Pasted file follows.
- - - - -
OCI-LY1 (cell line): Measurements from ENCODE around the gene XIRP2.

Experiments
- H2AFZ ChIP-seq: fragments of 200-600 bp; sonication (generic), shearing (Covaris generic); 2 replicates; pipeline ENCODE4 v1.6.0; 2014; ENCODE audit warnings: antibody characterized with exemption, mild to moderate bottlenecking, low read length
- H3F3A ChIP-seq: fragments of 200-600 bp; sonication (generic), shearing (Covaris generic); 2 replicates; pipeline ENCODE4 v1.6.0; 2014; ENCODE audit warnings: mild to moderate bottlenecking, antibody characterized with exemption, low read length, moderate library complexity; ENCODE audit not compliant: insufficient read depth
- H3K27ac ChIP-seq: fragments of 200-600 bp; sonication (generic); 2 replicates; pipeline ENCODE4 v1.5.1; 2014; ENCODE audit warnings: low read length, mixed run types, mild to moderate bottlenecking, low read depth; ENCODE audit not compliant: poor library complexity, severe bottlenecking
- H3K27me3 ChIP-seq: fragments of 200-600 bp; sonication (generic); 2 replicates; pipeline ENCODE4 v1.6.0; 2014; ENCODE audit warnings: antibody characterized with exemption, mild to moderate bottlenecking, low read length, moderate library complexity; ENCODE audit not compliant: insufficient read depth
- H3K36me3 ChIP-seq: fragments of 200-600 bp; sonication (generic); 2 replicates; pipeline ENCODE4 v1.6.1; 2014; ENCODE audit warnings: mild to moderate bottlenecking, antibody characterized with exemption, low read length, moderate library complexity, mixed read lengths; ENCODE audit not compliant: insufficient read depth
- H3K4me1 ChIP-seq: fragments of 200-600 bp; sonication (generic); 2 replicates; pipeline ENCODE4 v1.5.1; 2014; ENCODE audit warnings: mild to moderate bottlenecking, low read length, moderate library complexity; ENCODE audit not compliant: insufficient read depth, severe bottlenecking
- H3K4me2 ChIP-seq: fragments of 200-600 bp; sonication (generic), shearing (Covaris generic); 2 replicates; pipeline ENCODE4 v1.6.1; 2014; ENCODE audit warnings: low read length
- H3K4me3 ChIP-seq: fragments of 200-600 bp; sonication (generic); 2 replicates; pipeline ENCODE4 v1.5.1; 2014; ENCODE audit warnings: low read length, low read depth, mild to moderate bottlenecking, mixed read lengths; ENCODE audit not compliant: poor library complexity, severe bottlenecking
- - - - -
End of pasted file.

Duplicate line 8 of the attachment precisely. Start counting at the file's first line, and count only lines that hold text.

- H3K4me1 ChIP-seq: fragments of 200-600 bp; sonication (generic); 2 replicates; pipeline ENCODE4 v1.5.1; 2014; ENCODE audit warnings: mild to moderate bottlenecking, low read length, moderate library complexity; ENCODE audit not compliant: insufficient read depth, severe bottlenecking